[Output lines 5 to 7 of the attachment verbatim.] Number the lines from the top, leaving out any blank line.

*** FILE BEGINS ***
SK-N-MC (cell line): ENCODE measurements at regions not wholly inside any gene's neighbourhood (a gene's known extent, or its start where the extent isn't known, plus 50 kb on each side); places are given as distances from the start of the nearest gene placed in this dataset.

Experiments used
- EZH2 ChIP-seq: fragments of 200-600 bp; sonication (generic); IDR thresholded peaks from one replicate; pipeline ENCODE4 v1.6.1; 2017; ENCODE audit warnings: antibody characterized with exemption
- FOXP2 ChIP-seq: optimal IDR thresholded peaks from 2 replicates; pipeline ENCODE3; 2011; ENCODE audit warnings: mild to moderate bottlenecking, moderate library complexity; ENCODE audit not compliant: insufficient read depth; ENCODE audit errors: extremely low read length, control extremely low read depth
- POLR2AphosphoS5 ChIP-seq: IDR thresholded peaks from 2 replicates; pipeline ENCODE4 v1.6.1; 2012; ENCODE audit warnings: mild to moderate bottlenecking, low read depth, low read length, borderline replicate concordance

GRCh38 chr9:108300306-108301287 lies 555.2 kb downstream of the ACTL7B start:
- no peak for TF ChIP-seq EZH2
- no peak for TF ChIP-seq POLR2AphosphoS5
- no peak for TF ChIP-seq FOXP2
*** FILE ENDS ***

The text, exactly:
- POLR2AphosphoS5 ChIP-seq: IDR thresholded peaks from 2 replicates; pipeline ENCODE4 v1.6.1; 2012; ENCODE audit warnings: mild to moderate bottlenecking, low read depth, low read length, borderline replicate concordance

GRCh38 chr9:108300306-108301287 lies 555.2 kb downstream of the ACTL7B start:
- no peak for TF ChIP-seq EZH2